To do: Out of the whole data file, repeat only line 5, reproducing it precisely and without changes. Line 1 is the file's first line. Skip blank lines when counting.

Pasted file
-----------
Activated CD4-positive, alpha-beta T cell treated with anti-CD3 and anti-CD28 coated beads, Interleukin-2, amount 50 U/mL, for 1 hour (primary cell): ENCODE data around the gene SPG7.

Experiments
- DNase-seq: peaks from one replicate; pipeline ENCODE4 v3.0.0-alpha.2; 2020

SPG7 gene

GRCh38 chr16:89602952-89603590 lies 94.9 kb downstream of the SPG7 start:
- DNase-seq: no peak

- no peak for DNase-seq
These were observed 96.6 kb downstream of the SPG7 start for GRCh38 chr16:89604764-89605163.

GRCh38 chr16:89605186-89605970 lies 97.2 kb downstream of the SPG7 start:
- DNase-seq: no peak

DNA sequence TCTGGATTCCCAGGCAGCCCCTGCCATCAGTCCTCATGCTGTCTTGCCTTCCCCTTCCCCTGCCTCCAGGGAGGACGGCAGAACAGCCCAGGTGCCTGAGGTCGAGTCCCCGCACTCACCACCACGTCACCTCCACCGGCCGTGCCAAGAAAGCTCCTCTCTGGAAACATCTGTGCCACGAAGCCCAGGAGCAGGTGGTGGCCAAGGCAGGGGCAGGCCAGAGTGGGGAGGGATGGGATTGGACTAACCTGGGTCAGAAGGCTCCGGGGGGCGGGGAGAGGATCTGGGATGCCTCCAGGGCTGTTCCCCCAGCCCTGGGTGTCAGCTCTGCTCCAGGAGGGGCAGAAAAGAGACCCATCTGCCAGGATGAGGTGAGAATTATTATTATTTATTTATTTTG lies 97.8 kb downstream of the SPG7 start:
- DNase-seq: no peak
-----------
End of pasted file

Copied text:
GRCh38 chr16:89602952-89603590 lies 94.9 kb downstream of the SPG7 start: